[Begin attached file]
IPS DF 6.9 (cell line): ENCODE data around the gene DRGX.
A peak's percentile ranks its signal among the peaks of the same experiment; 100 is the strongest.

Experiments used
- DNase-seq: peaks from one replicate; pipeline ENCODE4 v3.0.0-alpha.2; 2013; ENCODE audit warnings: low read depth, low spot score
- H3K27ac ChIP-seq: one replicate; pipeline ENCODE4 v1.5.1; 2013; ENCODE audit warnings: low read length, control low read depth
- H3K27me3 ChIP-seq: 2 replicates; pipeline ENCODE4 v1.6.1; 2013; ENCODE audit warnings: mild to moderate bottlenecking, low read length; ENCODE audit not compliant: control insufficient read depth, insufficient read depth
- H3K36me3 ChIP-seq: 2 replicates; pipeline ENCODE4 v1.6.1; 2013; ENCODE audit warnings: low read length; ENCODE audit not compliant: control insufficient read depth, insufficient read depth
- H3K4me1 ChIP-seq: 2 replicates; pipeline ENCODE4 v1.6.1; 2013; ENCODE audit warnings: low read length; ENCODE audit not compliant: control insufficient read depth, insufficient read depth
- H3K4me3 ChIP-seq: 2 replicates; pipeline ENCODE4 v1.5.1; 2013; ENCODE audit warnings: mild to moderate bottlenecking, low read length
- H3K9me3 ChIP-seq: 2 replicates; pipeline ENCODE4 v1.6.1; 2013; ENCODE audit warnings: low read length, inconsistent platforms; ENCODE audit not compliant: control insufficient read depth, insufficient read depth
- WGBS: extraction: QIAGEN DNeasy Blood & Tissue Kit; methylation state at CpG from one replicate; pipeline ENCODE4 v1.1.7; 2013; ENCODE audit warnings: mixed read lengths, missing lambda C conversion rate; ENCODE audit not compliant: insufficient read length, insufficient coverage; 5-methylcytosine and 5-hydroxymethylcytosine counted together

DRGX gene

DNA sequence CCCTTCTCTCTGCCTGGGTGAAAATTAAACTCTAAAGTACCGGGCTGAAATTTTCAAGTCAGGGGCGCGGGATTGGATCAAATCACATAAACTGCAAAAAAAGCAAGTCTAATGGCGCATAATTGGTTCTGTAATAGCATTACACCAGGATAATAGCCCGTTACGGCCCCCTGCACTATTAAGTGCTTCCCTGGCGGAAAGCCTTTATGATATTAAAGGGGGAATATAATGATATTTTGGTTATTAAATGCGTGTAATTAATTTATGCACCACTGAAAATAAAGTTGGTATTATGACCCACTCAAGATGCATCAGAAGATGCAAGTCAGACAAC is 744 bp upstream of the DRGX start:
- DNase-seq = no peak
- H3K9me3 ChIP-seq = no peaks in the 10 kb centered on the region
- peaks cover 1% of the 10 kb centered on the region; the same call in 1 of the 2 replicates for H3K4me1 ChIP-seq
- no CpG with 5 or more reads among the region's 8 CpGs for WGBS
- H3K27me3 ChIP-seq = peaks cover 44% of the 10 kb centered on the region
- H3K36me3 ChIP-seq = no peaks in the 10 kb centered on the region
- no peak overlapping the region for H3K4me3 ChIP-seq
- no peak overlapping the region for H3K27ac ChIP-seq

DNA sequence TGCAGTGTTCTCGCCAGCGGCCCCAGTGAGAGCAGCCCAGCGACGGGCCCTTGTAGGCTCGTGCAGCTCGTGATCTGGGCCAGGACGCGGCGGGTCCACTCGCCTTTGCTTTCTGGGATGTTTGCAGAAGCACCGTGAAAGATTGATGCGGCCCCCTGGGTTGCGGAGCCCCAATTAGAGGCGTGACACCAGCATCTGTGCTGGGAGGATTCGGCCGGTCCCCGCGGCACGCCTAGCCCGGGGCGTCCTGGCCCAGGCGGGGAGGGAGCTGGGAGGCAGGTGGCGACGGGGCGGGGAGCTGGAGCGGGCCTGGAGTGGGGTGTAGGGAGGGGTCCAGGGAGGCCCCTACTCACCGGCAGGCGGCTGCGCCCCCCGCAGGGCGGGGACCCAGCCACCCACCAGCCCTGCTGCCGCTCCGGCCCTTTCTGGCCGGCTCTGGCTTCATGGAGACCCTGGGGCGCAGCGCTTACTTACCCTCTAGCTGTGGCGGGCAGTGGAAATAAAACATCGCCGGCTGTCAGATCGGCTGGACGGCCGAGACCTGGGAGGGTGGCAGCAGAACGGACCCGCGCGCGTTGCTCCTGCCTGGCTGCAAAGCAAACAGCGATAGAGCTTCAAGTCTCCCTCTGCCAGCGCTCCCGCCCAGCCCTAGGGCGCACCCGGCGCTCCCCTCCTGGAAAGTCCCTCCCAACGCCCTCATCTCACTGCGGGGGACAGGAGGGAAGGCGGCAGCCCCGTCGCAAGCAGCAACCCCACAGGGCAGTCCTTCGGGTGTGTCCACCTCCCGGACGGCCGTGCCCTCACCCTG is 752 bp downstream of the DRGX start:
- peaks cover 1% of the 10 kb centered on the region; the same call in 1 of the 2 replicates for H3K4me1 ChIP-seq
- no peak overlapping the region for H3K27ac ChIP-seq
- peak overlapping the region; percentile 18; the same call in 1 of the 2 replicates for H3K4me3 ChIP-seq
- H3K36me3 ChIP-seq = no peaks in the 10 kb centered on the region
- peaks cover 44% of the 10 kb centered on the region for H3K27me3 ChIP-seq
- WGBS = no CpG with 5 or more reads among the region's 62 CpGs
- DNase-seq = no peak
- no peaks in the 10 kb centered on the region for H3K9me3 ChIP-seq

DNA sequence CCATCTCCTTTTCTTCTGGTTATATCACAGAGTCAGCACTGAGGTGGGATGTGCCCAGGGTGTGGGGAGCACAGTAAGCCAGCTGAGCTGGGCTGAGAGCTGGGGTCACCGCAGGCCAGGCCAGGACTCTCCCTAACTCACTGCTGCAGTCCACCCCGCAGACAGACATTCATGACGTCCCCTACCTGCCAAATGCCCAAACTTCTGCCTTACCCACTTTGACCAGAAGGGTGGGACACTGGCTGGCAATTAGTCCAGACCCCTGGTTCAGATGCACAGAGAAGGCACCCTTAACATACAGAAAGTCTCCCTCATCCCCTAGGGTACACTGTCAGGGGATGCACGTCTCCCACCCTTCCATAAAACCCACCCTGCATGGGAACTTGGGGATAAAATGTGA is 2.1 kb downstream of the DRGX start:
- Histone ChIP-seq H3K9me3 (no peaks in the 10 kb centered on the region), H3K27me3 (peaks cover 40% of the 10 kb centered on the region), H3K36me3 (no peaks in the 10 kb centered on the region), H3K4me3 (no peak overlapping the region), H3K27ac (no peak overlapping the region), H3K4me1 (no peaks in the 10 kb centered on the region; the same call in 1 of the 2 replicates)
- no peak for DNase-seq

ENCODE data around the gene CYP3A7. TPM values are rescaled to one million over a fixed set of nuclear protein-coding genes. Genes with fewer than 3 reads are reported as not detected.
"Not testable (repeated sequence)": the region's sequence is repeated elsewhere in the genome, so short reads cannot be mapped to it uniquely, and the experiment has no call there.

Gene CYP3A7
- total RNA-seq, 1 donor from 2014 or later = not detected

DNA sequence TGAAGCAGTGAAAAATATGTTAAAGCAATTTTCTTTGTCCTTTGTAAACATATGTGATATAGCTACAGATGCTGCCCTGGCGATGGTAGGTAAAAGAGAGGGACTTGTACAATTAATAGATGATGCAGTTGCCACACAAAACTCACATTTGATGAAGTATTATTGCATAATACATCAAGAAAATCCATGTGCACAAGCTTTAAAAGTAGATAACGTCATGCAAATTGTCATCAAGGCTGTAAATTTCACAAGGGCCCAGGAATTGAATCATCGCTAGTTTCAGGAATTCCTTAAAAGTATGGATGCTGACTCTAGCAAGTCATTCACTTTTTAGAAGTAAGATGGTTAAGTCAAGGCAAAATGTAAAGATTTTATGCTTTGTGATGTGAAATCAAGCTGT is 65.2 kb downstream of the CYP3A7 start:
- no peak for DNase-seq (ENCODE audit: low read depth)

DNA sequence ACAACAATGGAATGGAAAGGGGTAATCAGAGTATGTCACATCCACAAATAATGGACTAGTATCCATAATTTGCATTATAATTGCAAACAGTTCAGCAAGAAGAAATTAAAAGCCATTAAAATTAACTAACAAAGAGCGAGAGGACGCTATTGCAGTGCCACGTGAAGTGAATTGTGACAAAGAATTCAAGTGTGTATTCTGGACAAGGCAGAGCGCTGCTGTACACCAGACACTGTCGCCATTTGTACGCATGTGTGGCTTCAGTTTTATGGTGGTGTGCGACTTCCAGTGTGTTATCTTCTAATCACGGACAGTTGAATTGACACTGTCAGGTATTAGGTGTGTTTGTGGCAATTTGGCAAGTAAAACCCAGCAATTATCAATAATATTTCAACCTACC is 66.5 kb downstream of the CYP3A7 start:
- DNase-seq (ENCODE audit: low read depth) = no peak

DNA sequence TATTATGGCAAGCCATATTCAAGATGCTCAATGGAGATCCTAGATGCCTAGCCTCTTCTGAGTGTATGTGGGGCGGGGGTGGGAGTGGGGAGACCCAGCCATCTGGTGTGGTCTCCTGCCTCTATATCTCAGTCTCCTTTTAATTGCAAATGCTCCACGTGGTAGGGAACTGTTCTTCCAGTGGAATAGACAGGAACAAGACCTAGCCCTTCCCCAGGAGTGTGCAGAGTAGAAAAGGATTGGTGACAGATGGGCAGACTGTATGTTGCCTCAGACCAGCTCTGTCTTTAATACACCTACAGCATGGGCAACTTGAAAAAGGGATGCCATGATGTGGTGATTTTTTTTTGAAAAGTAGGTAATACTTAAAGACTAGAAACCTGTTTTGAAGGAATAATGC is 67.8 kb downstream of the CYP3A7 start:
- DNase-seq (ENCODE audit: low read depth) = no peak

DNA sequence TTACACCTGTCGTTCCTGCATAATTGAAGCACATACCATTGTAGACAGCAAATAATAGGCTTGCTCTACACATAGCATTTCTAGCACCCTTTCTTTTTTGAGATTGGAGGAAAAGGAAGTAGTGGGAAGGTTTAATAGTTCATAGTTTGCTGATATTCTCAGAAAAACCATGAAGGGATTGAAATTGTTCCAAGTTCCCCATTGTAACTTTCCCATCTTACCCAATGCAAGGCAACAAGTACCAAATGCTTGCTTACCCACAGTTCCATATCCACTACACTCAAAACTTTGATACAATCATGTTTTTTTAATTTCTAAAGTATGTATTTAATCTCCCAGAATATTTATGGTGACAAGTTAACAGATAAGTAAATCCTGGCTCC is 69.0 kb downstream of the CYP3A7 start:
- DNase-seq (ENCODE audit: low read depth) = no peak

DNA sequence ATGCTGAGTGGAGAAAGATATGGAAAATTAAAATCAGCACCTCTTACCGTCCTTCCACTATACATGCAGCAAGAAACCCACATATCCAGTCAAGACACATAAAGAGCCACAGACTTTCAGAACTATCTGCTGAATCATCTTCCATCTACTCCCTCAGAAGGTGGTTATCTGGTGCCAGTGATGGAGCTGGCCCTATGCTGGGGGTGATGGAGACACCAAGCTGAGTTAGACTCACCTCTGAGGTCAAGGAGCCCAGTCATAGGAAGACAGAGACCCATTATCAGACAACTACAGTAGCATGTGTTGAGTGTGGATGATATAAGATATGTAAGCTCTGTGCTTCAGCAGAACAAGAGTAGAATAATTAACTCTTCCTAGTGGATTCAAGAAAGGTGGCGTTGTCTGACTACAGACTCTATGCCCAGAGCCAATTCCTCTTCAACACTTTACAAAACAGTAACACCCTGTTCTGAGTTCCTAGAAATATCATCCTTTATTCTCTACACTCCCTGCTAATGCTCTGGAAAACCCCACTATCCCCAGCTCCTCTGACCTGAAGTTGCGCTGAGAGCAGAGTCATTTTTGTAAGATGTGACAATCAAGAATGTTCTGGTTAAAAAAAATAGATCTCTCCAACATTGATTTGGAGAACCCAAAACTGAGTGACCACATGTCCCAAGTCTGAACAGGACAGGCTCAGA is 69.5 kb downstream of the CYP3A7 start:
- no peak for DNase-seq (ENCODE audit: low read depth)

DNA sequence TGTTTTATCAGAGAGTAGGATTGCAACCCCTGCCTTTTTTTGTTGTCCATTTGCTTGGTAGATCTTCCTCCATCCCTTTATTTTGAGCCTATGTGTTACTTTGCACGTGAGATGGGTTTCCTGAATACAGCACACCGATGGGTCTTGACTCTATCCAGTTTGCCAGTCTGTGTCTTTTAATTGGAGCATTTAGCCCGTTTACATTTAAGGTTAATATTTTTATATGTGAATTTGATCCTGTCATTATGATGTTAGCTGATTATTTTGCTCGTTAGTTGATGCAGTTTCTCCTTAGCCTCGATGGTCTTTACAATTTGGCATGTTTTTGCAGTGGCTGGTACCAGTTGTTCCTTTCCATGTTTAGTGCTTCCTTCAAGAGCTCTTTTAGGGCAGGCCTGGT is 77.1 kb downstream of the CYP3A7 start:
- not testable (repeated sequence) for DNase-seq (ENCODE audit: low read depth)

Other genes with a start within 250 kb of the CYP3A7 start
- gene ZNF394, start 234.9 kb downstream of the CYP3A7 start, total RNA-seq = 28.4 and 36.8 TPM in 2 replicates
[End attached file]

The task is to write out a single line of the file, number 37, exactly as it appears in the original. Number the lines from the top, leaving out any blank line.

- total RNA-seq, 1 donor from 2014 or later = not detected